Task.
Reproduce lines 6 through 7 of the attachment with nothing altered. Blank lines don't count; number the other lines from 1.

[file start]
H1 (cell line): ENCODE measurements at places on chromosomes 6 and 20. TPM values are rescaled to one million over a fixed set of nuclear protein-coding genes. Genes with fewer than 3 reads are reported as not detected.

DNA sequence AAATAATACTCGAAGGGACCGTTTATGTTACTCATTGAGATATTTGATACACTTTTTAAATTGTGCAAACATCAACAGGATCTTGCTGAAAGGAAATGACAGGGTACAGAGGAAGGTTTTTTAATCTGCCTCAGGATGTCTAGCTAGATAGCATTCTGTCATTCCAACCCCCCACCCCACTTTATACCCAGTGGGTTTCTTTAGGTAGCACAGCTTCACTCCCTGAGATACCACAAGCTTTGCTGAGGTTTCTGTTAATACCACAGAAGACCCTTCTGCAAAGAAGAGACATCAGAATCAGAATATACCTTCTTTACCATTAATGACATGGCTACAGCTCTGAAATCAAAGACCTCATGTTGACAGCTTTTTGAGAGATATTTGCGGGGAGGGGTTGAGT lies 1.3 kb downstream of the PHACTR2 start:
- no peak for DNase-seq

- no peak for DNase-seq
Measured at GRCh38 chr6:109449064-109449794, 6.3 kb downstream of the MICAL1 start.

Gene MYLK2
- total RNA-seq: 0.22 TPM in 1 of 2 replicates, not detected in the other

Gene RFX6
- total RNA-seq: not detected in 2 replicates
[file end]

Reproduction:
Gene MYLK2
- total RNA-seq: 0.22 TPM in 1 of 2 replicates, not detected in the other